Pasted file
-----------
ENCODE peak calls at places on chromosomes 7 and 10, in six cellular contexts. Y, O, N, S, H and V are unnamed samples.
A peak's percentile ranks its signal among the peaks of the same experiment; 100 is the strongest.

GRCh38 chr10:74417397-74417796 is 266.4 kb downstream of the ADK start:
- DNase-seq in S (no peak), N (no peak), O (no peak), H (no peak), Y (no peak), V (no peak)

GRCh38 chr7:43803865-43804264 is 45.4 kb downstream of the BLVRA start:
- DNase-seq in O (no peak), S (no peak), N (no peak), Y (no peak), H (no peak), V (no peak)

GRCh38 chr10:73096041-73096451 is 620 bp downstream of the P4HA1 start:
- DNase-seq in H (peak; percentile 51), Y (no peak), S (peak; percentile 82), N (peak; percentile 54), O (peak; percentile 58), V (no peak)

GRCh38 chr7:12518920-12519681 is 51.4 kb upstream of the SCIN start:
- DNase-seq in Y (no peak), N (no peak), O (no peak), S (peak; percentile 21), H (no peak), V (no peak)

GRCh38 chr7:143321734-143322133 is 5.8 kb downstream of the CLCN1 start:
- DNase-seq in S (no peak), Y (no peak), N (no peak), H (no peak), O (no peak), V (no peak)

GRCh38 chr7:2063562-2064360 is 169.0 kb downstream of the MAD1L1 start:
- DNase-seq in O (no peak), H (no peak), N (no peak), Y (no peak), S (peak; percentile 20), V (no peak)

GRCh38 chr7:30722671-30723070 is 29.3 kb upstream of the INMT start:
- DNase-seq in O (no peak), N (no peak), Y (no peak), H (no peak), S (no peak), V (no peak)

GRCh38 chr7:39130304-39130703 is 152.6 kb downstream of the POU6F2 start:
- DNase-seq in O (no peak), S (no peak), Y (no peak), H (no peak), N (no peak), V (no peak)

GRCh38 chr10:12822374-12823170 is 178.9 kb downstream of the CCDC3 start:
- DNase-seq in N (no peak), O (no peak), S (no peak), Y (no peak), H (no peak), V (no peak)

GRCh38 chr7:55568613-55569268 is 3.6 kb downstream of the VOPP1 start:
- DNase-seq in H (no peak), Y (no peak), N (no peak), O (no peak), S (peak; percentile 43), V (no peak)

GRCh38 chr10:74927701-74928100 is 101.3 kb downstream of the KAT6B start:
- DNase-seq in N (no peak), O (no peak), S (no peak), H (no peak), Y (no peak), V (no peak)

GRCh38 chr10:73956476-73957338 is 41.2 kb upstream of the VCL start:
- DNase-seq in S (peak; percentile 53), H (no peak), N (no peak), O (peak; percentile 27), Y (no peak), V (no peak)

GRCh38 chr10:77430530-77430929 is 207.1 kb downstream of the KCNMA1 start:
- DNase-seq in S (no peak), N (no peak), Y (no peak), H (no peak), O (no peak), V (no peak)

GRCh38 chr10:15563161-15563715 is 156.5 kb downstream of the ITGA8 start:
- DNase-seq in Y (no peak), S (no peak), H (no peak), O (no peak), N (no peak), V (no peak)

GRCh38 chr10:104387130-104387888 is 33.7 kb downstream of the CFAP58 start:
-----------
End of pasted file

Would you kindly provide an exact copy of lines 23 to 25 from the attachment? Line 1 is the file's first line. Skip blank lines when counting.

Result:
GRCh38 chr10:74927701-74928100 is 101.3 kb downstream of the KAT6B start:
- DNase-seq in N (no peak), O (no peak), S (no peak), H (no peak), Y (no peak), V (no peak)

GRCh38 chr10:73956476-73957338 is 41.2 kb upstream of the VCL start: